Clark vowed to close the “prosperity gap” by increasing Miami-Dade County’s employment of Black residents to a level congruous with its population, address the county’s growing housing affordability crisis and develop a comprehensive plan to boost employment, including job training and placement. He also targeted reducing gun violence, providing safe places for youths, leveraging benefits from opportunity zones to benefit locals and upscaling Miami-Dade’s water and sewer infrastructure, which has grown increasingly faulty in recent years, as priorities.

Aristide, who was born in Haiti and lived in Nassau before settling in Miami-Dade, raised almost exactly half of what Bien-Aime did. Of that, he had $116,000 by mid-August.

His fundraising included large donations in recent months from a political committee linked to Malaysian casino giant Genting, which aims to build a sprawling, 14-acre mixed development a short drive from County Hall called Resorts World Miami. The company is also part of a consortium seeking to develop a monorail linking Miami and Miami Beach.

Aristide’s campaign, titled “Succeed With Aristide,” listed building equal access for residents to resources and opportunities, improving elderly care, providing better health and wellness options, youth programming, economic development and workforce housing affordability as priorities.

Celestin, who immigrated to Miami-Dade from Haiti in the 1970s, is an engineer by training. He left office as North Miami Mayor in 2005 for an unsuccessful run at Monestime’s seat.

Since filing for the race in December 2019, he raised about $109,000. That included five-figure contributions from Weston-based urologist Angelo Gousse, who runs a nonprofit focused on supporting impoverished children in Haiti called Angels for Humanity, and a political committee chaired by Democratic consultant Screven Watson.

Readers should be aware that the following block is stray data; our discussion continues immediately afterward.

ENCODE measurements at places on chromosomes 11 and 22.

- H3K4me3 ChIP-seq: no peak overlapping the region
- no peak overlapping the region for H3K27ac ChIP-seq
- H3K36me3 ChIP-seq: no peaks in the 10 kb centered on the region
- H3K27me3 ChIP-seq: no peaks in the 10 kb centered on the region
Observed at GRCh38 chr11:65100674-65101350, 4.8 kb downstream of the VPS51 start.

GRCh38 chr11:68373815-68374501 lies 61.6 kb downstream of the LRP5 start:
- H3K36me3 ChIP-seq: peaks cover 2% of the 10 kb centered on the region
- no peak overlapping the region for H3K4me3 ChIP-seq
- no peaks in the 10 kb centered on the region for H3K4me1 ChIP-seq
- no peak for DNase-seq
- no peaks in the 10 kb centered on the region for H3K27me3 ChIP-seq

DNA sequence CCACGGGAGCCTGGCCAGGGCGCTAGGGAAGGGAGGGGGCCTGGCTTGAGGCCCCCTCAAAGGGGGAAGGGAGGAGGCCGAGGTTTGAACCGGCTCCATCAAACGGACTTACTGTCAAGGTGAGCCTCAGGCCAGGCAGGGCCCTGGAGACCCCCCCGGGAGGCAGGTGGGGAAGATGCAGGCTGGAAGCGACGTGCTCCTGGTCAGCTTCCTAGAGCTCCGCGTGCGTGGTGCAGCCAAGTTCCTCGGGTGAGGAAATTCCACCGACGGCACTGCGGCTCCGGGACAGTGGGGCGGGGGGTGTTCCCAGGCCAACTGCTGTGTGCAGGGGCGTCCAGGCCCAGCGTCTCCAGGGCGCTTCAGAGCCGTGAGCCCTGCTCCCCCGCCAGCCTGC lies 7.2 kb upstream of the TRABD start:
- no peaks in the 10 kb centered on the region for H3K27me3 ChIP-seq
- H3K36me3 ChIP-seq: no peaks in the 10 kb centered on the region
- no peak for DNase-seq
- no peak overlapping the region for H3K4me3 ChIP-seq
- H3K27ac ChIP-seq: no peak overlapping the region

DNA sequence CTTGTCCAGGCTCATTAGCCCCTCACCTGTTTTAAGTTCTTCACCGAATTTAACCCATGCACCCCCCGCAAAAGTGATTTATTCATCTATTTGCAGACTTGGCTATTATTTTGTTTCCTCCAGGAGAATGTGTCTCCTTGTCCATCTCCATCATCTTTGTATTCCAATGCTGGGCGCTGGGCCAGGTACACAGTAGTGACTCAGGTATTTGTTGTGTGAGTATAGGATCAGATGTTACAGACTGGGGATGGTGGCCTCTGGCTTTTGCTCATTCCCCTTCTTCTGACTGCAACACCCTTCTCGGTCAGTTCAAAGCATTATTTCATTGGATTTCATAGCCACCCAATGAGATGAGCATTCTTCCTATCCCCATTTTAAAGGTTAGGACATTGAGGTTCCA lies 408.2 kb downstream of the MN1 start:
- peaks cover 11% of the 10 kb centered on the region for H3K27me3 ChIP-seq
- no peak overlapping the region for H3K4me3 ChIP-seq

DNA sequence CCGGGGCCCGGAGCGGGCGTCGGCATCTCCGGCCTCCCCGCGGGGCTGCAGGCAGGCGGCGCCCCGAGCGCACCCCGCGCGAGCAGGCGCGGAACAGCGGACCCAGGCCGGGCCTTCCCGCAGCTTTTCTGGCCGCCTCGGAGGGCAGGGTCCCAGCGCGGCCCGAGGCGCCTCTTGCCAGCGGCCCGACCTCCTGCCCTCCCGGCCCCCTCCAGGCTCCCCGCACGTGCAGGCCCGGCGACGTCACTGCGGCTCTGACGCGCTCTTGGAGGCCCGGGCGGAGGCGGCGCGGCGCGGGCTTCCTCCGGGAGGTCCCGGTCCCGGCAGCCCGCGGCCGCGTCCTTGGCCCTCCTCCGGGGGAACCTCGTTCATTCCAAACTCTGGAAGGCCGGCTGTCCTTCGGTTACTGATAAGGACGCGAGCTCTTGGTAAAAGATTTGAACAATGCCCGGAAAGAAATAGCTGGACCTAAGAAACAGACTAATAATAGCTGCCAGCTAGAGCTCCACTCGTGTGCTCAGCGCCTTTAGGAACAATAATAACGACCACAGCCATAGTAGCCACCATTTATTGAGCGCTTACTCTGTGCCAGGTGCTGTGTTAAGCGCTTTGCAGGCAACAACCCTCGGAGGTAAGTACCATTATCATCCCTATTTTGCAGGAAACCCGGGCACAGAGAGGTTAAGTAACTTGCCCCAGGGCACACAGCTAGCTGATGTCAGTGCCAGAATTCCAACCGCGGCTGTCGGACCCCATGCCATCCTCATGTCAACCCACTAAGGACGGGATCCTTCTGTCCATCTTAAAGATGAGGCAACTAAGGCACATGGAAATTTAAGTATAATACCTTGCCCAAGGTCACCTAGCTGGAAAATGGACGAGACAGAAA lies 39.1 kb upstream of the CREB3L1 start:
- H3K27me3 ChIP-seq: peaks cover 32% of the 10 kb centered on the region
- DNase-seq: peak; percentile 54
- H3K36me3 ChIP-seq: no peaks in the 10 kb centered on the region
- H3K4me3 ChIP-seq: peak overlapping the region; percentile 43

Celestin said he was running for office to incentivize major corporations to relocate to District 2 and create jobs, aid community reentry for former inmates, assist child-care and after-school programs for low-income families, reduce crime through county-trained “citizens on patrol” volunteers, seek federal grants to rebuild parks and recreation properties in the district, add to Miami-Dade’s affordable housing index and extend the Miami-Dade Metrorail northward.

While Celestin filed to run for District 2 more than two and a half years ago, he did not report soliciting funds from a political committee until June 30, 2022. The political committee in question, Floridians for Strong Families, opened in April 2019 and has been actively fundraising since, collecting nearly $73,000 through mid-August.

According to the Miami Herald, Celestin filed for bankruptcy protection last year over more than $500,000 in unpaid, decades-old judgements. He was also behind on property taxes for his home until the Herald questioned him about it last month. He’s since paid up.

Barley-Mayo, also a Miami native, ran for the Miami-Dade mayoralty in 2020, placing fifth. That year, she raised nearly $2,000. This election, she collected $360, all from her husband, who also contributed $500 worth of campaign signs, according to her fundraising and spending ledger.

The cousin of current Miami-Dade Commissioner Keon Hardemon, Barley-Mayo told the Herald that, if elected, she wanted to aid charities and community groups so they are better equipped to assist residents in areas where the county government has fallen short.

In a recent post on her campaign’s Facebook page, she shared her priorities from her 2020 run for Mayor. They included transportation, affordable housing, teaching for financial literacy and encouraging first-time homeowners.